We need bees. Of the 100 crops that provide 90 percent of the world's food, 71 are pollinated by bees. Honeybees in particular have been estimated to contribute more than $200 billion to the global economy.
Which is a major reason why there has been such widespread concern over what is now more than a decade of mass die-offs of bees – a phenomenon known as Colony Collapse Disorder (CCD) – in western Europe and the United States. CCD has killed off more than 10 million beehives since 2007 in the U.S. alone, and its contributory causes appear to be complex. One common factor that appears to be prominent, however, is the growth of a new class of pesticides called neonicotinoids. Introduced in the mid-1990s, neonicotinoids are now the fastest-growing class of synthetic pesticides, and have been implicated, not only in killing bees outright by attacking their nervous systems, but also in disrupting their foraging abilities, navigation, learning, communication and memory, and in suppressing their immune systems, making them more vulnerable to disease and pests.
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The toxic potential of these pesticides was underlined when the cosmetic spraying of some linden trees led to the death of 50,000 bumblebees in a Target store parking lot in Oregon. Their toxicity, and particularly the risk they pose to bees, has led to the European Commission imposing a two-year ban on their use on flowering plants, effective this December. Such scientific concerns, and a public campaign by Friends of the Earth, have prompted a number of home improvement stores in the United Kingdom to no longer sell products containing pesticides linked to declining bee populations.
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Partly because the sight and sound of bees is key to the aesthetic of any garden, and partly to combat the impacts of CCS, many home gardeners and beekeepers plant "bee-friendly" gardens, with flowering species that provide habitat and forage for bees and other pollinators. However, according to findings released by Friends of the Earth today, some of those nominally bee-friendly plants may in fact be contributing to the very problem their planters aim to redress.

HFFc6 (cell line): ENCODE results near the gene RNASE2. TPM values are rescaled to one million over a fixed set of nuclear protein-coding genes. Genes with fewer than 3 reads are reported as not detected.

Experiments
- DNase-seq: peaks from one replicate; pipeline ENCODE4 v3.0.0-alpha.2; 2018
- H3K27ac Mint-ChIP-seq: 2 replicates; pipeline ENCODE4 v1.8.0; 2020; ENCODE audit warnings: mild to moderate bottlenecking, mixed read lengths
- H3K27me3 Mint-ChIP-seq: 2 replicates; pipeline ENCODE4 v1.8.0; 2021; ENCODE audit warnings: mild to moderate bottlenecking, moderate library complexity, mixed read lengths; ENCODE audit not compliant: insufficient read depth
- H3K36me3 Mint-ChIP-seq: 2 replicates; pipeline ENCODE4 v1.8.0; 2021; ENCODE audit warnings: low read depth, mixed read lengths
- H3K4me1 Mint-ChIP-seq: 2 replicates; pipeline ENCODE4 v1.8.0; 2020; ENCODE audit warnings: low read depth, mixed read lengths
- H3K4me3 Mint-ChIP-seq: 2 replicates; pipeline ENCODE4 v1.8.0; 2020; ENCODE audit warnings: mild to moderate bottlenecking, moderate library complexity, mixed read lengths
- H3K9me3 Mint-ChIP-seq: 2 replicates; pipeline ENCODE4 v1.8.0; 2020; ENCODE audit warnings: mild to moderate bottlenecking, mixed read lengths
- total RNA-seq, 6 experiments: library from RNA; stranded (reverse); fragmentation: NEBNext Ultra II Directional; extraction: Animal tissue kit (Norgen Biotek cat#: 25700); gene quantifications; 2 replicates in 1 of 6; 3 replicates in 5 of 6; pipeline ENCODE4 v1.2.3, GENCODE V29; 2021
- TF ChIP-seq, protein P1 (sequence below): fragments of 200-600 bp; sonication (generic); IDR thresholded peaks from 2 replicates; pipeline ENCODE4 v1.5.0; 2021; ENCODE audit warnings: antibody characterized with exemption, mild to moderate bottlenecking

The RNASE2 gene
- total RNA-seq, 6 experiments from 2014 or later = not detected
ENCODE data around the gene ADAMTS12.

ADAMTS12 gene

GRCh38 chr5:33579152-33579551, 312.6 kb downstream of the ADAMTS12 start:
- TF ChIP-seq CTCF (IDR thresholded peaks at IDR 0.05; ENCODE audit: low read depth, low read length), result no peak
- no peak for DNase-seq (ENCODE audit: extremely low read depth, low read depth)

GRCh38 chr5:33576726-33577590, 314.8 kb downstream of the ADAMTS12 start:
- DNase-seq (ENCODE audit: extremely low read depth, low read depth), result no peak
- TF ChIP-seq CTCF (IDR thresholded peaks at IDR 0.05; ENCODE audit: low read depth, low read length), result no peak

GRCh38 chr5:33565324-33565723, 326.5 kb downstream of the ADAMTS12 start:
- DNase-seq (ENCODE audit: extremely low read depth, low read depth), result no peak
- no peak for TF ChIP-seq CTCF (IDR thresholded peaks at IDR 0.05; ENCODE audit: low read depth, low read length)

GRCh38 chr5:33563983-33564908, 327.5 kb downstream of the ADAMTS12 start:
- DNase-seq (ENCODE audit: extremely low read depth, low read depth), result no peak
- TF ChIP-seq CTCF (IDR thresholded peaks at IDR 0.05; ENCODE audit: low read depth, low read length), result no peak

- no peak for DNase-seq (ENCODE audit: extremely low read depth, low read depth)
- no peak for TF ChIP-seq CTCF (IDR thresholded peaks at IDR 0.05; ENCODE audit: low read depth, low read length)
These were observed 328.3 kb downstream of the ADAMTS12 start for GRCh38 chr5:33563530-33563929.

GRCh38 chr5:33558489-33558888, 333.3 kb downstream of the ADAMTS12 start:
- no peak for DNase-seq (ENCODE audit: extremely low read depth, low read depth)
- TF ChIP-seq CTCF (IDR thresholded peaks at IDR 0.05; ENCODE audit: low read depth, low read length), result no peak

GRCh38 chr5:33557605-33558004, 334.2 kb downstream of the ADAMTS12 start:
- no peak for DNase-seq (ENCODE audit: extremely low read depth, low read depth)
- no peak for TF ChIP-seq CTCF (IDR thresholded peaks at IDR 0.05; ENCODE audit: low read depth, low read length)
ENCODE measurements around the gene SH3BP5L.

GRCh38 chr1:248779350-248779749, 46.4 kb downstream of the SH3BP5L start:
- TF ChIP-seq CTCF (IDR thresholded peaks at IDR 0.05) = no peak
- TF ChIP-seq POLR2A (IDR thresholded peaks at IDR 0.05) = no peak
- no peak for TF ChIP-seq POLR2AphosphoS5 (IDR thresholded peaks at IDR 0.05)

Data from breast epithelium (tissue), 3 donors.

In a pilot study conducted on FoE's behalf, scientists from the Pesticide Research Institute examined flowering plants such as Salvia and Gaillardia, as well as pollinator-friendly fruits and vegetables such as tomato and squash, purchased from home improvement stores in the San Francisco Bay, Minneapolis/St. Paul, and Washington DC metropolitan areas. They found that of 13 composite samples (from 45 individual plants), seven tested positive for at least one neonicotinoid, with two testing positive for two residues, and a Gaillardia plant from Minnesota showing measurable levels of three different neonicotinoids.
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The reason for this, say the authors of the report, is that long before they reach stores, nursery plants are typically treated with systemic insecticides, which are absorbed through the roots or leaves of the plant and transported to various plant tissues. Although the sample size of this pilot study was relatively small, the authors argue that the high percentage of samples testing positive for neonicotinoids should prompt a wider study.
In the meantime, Friends of the Earth is urging the passage of the Save America's Pollinators Act, introduced by Representatives John Conyers (D, Mich.) and Earl Blumenauer (D, Ore.), which would suspend seed treatment, soil application, or foliar uses of certain neonicotinoid pesticides on bee-attractive plants until all of the scientific evidence is reviewed by US Environmental Protection Agency, and field studies can be done to evaluate both short- and long-term effects of these pesticides on pollinators.
It is also encouraging gardeners to eschew potentially-treated plants in favor of organic plant starts or growing plants from untreated seeds in organic potting soil. The report's release marks the launch of a new BeeAction campaign, with a website that includes other suggestions – for consumers, retailers, Congress and industry – to take steps on behalf of these most essential of garden visitors.
Photograph by Jean-Luc2005 via Wikimedia Commons